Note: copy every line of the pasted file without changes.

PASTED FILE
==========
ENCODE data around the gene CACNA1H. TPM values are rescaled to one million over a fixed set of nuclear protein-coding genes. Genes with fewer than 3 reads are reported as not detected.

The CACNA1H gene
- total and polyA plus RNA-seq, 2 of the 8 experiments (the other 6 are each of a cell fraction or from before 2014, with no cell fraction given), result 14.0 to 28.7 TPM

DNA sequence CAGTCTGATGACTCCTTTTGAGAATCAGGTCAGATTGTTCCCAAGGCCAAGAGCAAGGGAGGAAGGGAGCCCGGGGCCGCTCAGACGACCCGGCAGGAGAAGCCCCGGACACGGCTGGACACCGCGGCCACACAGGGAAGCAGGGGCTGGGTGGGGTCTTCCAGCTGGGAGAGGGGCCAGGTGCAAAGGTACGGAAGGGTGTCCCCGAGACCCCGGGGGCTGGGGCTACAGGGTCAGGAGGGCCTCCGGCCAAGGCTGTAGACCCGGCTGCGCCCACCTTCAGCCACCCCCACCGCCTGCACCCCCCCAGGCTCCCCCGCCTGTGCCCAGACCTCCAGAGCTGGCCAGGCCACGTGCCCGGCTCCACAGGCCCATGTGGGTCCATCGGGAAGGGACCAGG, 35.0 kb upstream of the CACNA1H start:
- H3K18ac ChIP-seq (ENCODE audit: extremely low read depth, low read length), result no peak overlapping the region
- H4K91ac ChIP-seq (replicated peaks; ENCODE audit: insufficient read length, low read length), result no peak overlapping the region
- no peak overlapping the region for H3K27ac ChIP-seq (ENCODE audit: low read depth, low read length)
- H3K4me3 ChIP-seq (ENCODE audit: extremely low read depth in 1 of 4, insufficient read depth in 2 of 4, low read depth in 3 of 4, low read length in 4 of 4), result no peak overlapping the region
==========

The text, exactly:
ENCODE data around the gene CACNA1H. TPM values are rescaled to one million over a fixed set of nuclear protein-coding genes. Genes with fewer than 3 reads are reported as not detected.

The CACNA1H gene
- total and polyA plus RNA-seq, 2 of the 8 experiments (the other 6 are each of a cell fraction or from before 2014, with no cell fraction given), result 14.0 to 28.7 TPM

DNA sequence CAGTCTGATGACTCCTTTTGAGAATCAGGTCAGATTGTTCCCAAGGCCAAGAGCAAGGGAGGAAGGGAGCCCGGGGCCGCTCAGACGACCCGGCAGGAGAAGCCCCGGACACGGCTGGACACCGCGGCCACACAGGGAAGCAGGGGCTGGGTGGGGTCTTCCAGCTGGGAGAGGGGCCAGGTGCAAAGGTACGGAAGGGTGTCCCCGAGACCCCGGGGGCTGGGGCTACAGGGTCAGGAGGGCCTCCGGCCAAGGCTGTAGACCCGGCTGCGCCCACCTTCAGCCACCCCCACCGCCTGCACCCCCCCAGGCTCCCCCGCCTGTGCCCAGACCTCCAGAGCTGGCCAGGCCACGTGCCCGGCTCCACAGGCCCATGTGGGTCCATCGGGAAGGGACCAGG, 35.0 kb upstream of the CACNA1H start:
- H3K18ac ChIP-seq (ENCODE audit: extremely low read depth, low read length), result no peak overlapping the region
- H4K91ac ChIP-seq (replicated peaks; ENCODE audit: insufficient read length, low read length), result no peak overlapping the region
- no peak overlapping the region for H3K27ac ChIP-seq (ENCODE audit: low read depth, low read length)
- H3K4me3 ChIP-seq (ENCODE audit: extremely low read depth in 1 of 4, insufficient read depth in 2 of 4, low read depth in 3 of 4, low read length in 4 of 4), result no peak overlapping the region